Some vets will just do it but I usually give the dewormer to the owner to do it at home. Everybody was happy when the cat swallowed. Soon, one half of the tablet popped onto the consultation table. This Ragdoll had outwitted the human being causing laughter amongst the owner. "You get 50/100 for deworming," I said to Naing. Naing repeated again and was successful this time. The reason I had the tablet cut into two halves is to make them easier to swallow. Some 8 years ago, I saw a boarding kennel operator dose a cat with one tablet and the cat choked and died. Many vets give one tablet via the mouth without mishaps but I better not take chances.   

I was not expecting any hair loss since the cat looked great. "What are those red circular patches on the groin area?" I asked the owners. "They look like ringworm or some skin irritation from the litter sand."

"The hair loss is due to the cat grooming and licking as the skin is itchy," I said. "How long has these red skin patches been present?"

"This hairless area has been present for some 6 months. The cat grooms it more times."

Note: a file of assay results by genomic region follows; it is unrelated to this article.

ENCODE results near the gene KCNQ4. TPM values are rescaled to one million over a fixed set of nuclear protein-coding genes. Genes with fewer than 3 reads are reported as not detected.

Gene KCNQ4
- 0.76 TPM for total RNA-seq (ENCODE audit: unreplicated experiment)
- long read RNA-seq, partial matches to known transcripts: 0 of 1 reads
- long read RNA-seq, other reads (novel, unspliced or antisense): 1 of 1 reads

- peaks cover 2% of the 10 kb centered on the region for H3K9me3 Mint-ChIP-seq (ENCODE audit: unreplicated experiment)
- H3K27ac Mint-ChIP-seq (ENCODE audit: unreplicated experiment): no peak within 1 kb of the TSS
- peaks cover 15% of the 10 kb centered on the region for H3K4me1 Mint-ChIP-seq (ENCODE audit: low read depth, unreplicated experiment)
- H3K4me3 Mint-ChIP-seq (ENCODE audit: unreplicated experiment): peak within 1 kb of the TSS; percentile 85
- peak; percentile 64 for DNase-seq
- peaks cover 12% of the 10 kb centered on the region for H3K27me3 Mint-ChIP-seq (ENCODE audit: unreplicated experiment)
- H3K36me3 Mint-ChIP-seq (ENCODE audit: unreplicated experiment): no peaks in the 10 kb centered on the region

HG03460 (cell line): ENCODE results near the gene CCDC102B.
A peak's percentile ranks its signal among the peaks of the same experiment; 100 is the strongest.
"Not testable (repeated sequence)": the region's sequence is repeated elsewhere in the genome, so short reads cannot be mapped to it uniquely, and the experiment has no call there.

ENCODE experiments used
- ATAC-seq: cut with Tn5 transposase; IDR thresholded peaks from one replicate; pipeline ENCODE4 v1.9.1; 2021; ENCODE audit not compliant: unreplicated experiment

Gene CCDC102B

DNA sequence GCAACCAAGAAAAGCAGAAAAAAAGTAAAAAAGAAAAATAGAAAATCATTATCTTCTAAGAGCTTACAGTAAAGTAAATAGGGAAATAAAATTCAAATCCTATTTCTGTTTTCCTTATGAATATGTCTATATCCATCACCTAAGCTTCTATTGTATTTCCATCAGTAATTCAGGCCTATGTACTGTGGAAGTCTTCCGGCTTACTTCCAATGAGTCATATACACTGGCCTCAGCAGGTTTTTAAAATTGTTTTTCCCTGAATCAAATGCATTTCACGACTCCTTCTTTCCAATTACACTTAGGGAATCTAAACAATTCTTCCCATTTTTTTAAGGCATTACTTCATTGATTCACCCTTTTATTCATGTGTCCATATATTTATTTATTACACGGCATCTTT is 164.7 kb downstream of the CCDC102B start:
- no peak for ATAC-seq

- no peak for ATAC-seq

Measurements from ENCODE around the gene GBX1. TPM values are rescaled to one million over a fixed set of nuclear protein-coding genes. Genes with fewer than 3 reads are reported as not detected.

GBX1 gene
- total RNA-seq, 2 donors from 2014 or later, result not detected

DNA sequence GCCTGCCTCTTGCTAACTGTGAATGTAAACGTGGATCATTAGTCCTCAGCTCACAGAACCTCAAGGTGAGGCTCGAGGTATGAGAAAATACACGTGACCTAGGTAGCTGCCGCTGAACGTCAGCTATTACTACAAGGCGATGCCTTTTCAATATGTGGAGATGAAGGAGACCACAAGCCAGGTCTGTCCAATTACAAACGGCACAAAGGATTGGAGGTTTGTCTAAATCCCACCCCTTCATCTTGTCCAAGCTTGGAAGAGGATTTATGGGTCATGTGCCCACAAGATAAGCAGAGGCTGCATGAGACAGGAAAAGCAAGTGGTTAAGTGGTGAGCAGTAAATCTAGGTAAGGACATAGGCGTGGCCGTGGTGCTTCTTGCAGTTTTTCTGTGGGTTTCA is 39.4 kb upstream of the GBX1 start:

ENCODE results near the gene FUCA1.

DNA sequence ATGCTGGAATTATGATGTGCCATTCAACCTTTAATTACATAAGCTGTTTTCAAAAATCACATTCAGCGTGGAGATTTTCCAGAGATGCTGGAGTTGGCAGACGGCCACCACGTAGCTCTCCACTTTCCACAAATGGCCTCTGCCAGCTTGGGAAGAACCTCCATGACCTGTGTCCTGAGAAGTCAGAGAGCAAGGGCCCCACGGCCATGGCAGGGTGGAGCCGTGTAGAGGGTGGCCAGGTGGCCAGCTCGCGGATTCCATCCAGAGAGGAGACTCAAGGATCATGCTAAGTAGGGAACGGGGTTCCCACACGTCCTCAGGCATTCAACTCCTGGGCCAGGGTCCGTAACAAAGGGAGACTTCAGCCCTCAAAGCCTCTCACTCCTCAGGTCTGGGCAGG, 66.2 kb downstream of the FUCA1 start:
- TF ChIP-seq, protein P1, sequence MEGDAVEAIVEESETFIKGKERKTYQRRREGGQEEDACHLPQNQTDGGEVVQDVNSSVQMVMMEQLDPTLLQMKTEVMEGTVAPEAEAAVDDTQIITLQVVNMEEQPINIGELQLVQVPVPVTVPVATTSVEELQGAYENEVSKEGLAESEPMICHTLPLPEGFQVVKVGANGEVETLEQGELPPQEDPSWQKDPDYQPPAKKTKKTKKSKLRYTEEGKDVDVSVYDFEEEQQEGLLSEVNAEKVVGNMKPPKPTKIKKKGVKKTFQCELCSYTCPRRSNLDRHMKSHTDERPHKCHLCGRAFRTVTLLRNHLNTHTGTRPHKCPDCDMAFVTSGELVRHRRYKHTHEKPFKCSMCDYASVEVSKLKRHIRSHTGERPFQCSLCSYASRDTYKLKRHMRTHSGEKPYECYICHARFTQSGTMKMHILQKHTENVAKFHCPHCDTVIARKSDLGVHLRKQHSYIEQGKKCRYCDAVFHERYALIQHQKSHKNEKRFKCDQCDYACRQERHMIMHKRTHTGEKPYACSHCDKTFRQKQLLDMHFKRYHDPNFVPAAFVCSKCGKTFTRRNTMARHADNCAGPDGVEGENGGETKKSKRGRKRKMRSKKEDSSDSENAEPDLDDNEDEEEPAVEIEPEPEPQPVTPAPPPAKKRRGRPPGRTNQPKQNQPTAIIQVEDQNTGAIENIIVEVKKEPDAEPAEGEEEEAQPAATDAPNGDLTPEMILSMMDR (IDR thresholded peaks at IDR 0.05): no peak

I switched off the room lighting and asked my assistant to hold the cat upside down with the help of the owners. I asked intern Terrance to come in to see what I would do with Wood's lamp which is used to check for ringworm. Around 30% of the ringworm species will fluoresce green when exposed to the ultra-violet light from the Wood's lamp. If positive, a microscopic examination or fungal culture of the infected hairs can be done.

The teenaged bespectacled daughter did not want to see any feline procedure and looked towards the floor. I asked her to stand up and looked away while I switched on the light. No fluorescence of the hair edges at all. "Only 30% of ringworm will fluoresce," I advised. "I will check under the microscope."